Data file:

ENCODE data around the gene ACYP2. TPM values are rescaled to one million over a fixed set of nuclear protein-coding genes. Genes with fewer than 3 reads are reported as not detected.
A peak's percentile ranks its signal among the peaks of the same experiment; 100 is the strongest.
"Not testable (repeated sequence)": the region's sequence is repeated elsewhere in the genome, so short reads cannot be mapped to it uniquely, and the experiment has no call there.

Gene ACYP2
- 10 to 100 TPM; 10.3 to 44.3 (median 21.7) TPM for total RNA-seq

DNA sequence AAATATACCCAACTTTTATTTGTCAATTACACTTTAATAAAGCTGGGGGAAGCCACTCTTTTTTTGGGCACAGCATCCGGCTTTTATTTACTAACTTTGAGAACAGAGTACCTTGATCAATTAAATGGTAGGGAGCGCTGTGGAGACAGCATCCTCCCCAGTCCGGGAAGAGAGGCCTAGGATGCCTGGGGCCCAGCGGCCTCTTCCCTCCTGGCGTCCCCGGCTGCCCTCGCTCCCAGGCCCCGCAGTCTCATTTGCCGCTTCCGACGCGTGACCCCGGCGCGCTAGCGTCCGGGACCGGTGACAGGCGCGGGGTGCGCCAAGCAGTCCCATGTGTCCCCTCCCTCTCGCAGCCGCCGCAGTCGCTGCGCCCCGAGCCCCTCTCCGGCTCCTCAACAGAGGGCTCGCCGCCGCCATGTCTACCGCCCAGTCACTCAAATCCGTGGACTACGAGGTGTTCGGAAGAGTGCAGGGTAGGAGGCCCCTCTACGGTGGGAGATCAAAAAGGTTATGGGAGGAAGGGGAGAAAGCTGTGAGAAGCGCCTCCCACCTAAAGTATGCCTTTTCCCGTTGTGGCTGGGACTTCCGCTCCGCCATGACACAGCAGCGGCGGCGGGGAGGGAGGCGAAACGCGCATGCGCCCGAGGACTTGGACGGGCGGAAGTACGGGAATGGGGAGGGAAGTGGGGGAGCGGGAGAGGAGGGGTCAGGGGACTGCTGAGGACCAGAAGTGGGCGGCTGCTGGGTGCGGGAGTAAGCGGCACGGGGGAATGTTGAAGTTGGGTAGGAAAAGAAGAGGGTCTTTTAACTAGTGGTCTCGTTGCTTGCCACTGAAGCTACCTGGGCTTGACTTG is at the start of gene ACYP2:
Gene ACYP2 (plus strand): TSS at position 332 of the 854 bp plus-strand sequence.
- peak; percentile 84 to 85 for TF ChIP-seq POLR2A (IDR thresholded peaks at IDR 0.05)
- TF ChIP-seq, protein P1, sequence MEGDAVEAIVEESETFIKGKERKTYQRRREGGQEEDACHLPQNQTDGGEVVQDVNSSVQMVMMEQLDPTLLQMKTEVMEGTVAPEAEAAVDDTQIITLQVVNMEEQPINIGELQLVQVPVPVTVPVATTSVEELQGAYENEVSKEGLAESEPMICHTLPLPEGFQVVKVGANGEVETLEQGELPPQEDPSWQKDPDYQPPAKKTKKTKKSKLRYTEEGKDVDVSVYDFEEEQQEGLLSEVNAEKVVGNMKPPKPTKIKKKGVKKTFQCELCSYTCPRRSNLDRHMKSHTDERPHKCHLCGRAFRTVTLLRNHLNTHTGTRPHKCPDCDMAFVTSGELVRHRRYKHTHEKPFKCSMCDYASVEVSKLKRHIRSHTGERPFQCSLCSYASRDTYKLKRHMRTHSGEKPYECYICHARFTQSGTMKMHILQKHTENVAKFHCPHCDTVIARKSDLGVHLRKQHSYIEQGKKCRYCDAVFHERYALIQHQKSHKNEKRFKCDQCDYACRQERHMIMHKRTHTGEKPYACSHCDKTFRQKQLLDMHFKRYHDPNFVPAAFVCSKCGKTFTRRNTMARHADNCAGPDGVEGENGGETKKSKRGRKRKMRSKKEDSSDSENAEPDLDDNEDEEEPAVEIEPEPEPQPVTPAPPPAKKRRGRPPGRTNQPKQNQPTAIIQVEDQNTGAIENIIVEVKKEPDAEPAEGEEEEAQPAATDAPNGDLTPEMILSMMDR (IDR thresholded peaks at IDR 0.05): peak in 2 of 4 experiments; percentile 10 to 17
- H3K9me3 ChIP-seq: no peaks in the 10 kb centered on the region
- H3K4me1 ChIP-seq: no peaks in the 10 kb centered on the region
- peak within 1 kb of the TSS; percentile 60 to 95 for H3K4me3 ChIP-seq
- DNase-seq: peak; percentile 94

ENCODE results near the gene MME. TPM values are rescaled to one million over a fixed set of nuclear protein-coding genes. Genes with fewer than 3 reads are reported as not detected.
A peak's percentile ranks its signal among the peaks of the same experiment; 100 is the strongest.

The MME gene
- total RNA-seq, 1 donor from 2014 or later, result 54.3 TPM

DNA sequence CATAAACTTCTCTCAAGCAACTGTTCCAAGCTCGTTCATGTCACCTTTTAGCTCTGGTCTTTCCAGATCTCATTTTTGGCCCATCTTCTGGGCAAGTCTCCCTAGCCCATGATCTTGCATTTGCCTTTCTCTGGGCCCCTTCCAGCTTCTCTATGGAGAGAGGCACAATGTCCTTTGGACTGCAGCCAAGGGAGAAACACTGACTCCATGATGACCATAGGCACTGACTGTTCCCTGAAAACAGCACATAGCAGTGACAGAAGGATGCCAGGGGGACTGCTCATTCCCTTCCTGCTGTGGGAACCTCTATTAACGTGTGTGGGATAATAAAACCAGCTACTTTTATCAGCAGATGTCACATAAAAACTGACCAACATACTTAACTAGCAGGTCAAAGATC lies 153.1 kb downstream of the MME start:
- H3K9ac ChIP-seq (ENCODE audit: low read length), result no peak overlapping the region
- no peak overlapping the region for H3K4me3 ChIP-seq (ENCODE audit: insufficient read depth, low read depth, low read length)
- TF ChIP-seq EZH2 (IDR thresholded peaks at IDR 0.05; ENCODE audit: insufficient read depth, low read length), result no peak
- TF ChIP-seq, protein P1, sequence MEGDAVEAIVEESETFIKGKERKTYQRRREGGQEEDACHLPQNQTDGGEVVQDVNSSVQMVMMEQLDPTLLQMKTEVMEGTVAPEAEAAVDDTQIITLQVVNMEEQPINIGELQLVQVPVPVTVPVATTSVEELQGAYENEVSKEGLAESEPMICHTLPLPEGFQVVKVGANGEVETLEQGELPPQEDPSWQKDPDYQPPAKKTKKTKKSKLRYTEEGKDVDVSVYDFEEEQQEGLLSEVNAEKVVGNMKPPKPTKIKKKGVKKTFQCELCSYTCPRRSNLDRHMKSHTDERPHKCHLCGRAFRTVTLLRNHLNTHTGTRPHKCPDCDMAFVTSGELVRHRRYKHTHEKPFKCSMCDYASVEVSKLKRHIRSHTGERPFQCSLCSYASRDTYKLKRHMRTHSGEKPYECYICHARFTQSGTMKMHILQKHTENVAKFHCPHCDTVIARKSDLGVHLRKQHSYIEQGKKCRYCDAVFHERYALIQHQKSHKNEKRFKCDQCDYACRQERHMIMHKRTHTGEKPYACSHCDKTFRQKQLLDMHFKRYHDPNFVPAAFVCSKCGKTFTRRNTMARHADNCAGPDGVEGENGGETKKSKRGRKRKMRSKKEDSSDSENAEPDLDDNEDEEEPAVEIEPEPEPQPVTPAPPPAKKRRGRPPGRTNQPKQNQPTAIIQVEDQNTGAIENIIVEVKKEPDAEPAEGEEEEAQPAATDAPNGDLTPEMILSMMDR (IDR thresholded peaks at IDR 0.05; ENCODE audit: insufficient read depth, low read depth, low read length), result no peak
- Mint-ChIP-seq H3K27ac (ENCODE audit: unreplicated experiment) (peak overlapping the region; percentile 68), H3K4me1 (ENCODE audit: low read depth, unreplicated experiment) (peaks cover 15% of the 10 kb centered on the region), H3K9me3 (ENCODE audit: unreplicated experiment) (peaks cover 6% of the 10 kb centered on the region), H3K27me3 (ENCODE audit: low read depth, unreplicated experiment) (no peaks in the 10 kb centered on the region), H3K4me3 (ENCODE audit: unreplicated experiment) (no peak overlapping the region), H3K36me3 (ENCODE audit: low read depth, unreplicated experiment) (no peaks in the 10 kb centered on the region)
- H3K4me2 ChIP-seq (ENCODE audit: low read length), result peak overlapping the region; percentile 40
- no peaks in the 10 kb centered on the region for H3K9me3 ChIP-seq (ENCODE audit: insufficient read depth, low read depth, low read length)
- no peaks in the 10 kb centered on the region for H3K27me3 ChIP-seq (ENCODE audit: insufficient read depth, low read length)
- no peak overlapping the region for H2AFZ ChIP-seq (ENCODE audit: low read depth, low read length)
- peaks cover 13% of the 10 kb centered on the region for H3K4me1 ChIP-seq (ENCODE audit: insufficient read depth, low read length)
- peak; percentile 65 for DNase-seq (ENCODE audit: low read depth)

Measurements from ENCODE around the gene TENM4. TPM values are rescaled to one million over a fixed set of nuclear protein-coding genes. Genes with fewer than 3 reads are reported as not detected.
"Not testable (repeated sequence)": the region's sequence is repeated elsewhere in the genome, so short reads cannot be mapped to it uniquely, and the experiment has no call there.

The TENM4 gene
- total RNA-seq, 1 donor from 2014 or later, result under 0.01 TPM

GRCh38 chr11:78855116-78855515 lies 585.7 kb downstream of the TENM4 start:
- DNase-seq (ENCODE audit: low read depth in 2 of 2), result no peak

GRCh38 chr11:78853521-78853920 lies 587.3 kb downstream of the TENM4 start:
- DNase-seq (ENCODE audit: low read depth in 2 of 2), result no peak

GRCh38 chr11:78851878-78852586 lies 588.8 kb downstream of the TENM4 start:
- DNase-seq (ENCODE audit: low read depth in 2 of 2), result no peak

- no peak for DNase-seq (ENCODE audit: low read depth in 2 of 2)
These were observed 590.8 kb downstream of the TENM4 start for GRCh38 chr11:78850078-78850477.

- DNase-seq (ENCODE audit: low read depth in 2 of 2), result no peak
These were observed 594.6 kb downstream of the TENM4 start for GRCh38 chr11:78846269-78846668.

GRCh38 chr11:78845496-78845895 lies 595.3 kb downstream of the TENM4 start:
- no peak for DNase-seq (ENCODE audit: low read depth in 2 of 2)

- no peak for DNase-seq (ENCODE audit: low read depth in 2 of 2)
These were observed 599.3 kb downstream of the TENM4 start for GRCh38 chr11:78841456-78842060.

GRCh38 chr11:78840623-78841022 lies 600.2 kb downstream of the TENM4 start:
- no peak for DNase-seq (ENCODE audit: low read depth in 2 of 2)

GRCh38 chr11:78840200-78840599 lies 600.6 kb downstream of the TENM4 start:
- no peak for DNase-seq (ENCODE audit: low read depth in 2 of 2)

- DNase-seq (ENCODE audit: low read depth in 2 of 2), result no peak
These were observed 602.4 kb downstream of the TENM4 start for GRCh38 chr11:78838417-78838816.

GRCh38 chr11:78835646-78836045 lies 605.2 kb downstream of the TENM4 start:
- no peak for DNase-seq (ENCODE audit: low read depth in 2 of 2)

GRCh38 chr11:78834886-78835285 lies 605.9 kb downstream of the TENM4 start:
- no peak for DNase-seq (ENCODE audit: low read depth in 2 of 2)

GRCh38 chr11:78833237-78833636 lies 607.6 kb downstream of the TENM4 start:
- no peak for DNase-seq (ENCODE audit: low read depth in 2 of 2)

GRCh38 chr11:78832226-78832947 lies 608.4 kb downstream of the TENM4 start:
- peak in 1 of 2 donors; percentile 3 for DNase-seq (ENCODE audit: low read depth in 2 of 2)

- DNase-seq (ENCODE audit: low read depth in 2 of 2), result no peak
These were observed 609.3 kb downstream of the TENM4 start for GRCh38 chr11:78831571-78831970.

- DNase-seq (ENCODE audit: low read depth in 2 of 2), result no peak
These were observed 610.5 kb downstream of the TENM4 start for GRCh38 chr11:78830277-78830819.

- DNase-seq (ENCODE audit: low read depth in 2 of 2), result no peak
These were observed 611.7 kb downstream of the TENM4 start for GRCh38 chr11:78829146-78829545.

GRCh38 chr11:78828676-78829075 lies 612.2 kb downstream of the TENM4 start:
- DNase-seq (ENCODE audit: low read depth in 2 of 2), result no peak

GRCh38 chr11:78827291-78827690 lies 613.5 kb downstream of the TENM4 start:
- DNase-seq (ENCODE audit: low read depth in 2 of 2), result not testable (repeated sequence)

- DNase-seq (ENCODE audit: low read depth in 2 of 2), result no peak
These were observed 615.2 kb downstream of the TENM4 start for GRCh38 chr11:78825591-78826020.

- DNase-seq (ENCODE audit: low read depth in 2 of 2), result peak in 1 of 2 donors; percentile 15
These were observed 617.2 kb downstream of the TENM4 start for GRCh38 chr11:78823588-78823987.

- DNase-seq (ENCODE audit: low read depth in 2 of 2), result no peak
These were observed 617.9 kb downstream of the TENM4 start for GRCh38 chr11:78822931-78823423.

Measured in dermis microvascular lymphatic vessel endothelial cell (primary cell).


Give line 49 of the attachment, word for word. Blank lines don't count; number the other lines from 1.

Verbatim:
- no peak for DNase-seq (ENCODE audit: low read depth in 2 of 2)